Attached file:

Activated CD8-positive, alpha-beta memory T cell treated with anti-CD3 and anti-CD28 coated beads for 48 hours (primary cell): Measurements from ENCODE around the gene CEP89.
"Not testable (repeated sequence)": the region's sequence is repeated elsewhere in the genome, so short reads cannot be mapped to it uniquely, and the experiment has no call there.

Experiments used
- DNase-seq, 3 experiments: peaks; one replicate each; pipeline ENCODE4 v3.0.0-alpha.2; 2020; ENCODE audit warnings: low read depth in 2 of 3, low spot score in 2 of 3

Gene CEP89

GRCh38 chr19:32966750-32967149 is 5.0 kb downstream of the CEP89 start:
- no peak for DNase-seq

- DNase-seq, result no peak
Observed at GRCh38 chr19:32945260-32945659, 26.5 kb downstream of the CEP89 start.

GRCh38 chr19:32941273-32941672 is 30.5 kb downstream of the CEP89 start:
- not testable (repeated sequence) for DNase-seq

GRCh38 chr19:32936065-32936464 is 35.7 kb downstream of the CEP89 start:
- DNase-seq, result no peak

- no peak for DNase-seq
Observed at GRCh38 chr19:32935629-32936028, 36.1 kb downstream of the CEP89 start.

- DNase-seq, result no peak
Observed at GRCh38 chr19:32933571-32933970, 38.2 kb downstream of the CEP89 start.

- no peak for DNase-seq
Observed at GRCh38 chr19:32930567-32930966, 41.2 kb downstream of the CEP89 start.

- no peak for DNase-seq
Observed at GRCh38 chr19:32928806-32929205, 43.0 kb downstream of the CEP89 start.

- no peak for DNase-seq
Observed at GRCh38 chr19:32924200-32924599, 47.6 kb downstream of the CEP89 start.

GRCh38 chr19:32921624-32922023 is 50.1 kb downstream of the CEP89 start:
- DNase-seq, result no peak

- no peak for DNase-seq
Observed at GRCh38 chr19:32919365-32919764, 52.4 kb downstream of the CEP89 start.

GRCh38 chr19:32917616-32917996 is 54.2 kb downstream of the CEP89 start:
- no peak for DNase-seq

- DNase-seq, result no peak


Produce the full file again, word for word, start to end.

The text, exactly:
Activated CD8-positive, alpha-beta memory T cell treated with anti-CD3 and anti-CD28 coated beads for 48 hours (primary cell): Measurements from ENCODE around the gene CEP89.
"Not testable (repeated sequence)": the region's sequence is repeated elsewhere in the genome, so short reads cannot be mapped to it uniquely, and the experiment has no call there.

Experiments used
- DNase-seq, 3 experiments: peaks; one replicate each; pipeline ENCODE4 v3.0.0-alpha.2; 2020; ENCODE audit warnings: low read depth in 2 of 3, low spot score in 2 of 3

Gene CEP89

GRCh38 chr19:32966750-32967149 is 5.0 kb downstream of the CEP89 start:
- no peak for DNase-seq

- DNase-seq, result no peak
Observed at GRCh38 chr19:32945260-32945659, 26.5 kb downstream of the CEP89 start.

GRCh38 chr19:32941273-32941672 is 30.5 kb downstream of the CEP89 start:
- not testable (repeated sequence) for DNase-seq

GRCh38 chr19:32936065-32936464 is 35.7 kb downstream of the CEP89 start:
- DNase-seq, result no peak

- no peak for DNase-seq
Observed at GRCh38 chr19:32935629-32936028, 36.1 kb downstream of the CEP89 start.

- DNase-seq, result no peak
Observed at GRCh38 chr19:32933571-32933970, 38.2 kb downstream of the CEP89 start.

- no peak for DNase-seq
Observed at GRCh38 chr19:32930567-32930966, 41.2 kb downstream of the CEP89 start.

- no peak for DNase-seq
Observed at GRCh38 chr19:32928806-32929205, 43.0 kb downstream of the CEP89 start.

- no peak for DNase-seq
Observed at GRCh38 chr19:32924200-32924599, 47.6 kb downstream of the CEP89 start.

GRCh38 chr19:32921624-32922023 is 50.1 kb downstream of the CEP89 start:
- DNase-seq, result no peak

- no peak for DNase-seq
Observed at GRCh38 chr19:32919365-32919764, 52.4 kb downstream of the CEP89 start.

GRCh38 chr19:32917616-32917996 is 54.2 kb downstream of the CEP89 start:
- no peak for DNase-seq

- DNase-seq, result no peak